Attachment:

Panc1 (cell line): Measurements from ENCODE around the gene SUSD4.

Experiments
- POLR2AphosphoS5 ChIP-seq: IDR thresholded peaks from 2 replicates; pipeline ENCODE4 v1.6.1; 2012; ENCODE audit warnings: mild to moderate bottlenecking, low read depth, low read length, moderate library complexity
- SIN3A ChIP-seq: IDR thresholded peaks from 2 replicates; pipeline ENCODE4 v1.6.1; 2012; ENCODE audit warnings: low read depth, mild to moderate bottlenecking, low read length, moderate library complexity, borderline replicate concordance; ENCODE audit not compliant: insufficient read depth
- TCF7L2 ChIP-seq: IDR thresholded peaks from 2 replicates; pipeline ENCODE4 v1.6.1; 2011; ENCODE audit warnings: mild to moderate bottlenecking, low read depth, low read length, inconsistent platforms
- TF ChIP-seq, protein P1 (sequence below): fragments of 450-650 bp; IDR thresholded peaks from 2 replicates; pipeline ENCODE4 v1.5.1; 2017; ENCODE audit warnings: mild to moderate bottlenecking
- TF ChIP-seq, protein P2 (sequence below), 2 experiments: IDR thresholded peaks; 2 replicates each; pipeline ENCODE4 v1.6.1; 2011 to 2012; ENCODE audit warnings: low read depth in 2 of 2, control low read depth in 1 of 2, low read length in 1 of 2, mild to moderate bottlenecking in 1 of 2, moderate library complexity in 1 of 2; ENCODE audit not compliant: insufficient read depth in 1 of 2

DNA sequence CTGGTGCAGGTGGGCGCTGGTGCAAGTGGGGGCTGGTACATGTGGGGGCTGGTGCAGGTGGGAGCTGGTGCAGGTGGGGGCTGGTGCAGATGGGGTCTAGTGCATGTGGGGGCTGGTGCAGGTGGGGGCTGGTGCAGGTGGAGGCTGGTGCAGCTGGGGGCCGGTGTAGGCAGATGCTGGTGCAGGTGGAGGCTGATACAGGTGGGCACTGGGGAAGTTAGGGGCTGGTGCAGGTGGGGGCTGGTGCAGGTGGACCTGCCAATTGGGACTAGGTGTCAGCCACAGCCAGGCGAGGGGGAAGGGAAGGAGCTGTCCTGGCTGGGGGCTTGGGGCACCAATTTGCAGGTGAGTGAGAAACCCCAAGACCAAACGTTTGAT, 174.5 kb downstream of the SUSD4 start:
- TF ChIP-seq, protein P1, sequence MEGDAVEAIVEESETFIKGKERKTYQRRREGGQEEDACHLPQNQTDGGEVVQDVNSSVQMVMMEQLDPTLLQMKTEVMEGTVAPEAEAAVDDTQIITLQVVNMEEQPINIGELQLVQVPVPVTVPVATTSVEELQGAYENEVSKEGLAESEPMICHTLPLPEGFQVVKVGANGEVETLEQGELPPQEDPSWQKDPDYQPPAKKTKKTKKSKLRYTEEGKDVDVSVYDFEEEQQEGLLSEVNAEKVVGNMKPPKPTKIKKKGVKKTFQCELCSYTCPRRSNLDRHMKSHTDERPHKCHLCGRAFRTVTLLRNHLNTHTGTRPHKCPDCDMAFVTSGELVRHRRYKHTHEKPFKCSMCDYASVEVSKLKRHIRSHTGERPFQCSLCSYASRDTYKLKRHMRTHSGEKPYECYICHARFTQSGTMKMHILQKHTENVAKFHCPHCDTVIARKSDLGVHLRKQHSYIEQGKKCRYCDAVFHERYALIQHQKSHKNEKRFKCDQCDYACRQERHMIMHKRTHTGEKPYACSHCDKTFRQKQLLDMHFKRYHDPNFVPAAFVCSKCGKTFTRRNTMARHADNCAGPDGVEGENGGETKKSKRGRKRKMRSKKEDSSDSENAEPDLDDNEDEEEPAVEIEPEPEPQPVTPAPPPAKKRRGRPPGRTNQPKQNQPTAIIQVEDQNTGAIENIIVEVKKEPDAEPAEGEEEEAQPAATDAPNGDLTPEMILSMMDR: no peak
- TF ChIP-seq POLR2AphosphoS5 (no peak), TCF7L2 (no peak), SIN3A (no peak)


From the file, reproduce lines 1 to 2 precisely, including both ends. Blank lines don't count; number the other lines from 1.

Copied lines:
Panc1 (cell line): Measurements from ENCODE around the gene SUSD4.

Experiments